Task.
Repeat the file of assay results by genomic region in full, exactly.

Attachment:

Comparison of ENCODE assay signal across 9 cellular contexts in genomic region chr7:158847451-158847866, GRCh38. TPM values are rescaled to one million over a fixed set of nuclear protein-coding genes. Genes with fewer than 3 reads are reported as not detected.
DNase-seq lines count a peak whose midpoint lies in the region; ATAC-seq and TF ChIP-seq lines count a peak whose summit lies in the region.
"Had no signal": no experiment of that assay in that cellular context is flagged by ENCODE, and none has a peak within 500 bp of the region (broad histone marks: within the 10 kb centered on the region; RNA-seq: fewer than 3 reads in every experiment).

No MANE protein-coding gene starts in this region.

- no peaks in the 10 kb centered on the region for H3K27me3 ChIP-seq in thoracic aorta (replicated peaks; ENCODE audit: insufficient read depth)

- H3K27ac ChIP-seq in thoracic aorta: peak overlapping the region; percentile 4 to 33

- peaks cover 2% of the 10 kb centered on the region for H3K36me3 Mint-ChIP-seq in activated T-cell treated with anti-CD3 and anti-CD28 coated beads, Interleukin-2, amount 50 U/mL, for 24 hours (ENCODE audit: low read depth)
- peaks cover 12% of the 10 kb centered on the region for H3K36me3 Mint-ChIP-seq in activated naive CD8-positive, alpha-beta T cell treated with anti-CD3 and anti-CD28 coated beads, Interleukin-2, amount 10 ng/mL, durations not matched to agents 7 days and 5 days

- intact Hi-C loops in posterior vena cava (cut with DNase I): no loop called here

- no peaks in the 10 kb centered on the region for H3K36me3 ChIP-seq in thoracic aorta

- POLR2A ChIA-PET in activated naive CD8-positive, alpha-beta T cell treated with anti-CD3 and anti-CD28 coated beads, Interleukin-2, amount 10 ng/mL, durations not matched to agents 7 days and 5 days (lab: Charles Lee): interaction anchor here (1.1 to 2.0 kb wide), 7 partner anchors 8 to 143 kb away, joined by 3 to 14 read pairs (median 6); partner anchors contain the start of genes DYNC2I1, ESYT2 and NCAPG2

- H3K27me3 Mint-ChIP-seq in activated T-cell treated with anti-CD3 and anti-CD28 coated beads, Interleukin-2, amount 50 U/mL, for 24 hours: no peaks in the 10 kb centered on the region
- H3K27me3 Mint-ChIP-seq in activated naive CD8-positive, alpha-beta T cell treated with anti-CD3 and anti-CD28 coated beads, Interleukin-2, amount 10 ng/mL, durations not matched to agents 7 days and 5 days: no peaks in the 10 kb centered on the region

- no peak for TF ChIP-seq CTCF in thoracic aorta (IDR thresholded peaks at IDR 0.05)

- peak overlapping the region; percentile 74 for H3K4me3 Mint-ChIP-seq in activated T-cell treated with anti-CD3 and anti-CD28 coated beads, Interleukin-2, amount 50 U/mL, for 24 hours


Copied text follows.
Comparison of ENCODE assay signal across 9 cellular contexts in genomic region chr7:158847451-158847866, GRCh38. TPM values are rescaled to one million over a fixed set of nuclear protein-coding genes. Genes with fewer than 3 reads are reported as not detected.
DNase-seq lines count a peak whose midpoint lies in the region; ATAC-seq and TF ChIP-seq lines count a peak whose summit lies in the region.
"Had no signal": no experiment of that assay in that cellular context is flagged by ENCODE, and none has a peak within 500 bp of the region (broad histone marks: within the 10 kb centered on the region; RNA-seq: fewer than 3 reads in every experiment).

No MANE protein-coding gene starts in this region.

- no peaks in the 10 kb centered on the region for H3K27me3 ChIP-seq in thoracic aorta (replicated peaks; ENCODE audit: insufficient read depth)

- H3K27ac ChIP-seq in thoracic aorta: peak overlapping the region; percentile 4 to 33

- peaks cover 2% of the 10 kb centered on the region for H3K36me3 Mint-ChIP-seq in activated T-cell treated with anti-CD3 and anti-CD28 coated beads, Interleukin-2, amount 50 U/mL, for 24 hours (ENCODE audit: low read depth)
- peaks cover 12% of the 10 kb centered on the region for H3K36me3 Mint-ChIP-seq in activated naive CD8-positive, alpha-beta T cell treated with anti-CD3 and anti-CD28 coated beads, Interleukin-2, amount 10 ng/mL, durations not matched to agents 7 days and 5 days

- intact Hi-C loops in posterior vena cava (cut with DNase I): no loop called here

- no peaks in the 10 kb centered on the region for H3K36me3 ChIP-seq in thoracic aorta

- POLR2A ChIA-PET in activated naive CD8-positive, alpha-beta T cell treated with anti-CD3 and anti-CD28 coated beads, Interleukin-2, amount 10 ng/mL, durations not matched to agents 7 days and 5 days (lab: Charles Lee): interaction anchor here (1.1 to 2.0 kb wide), 7 partner anchors 8 to 143 kb away, joined by 3 to 14 read pairs (median 6); partner anchors contain the start of genes DYNC2I1, ESYT2 and NCAPG2

- H3K27me3 Mint-ChIP-seq in activated T-cell treated with anti-CD3 and anti-CD28 coated beads, Interleukin-2, amount 50 U/mL, for 24 hours: no peaks in the 10 kb centered on the region
- H3K27me3 Mint-ChIP-seq in activated naive CD8-positive, alpha-beta T cell treated with anti-CD3 and anti-CD28 coated beads, Interleukin-2, amount 10 ng/mL, durations not matched to agents 7 days and 5 days: no peaks in the 10 kb centered on the region

- no peak for TF ChIP-seq CTCF in thoracic aorta (IDR thresholded peaks at IDR 0.05)

- peak overlapping the region; percentile 74 for H3K4me3 Mint-ChIP-seq in activated T-cell treated with anti-CD3 and anti-CD28 coated beads, Interleukin-2, amount 50 U/mL, for 24 hours